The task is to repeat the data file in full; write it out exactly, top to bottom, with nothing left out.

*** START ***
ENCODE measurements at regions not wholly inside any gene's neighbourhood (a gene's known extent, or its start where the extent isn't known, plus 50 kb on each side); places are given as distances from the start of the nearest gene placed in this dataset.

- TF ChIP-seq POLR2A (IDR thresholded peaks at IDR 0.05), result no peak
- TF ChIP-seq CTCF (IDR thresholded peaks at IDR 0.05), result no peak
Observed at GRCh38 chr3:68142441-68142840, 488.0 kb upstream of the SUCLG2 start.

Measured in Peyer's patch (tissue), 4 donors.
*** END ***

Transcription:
ENCODE measurements at regions not wholly inside any gene's neighbourhood (a gene's known extent, or its start where the extent isn't known, plus 50 kb on each side); places are given as distances from the start of the nearest gene placed in this dataset.

- TF ChIP-seq POLR2A (IDR thresholded peaks at IDR 0.05), result no peak
- TF ChIP-seq CTCF (IDR thresholded peaks at IDR 0.05), result no peak
Observed at GRCh38 chr3:68142441-68142840, 488.0 kb upstream of the SUCLG2 start.

Measured in Peyer's patch (tissue), 4 donors.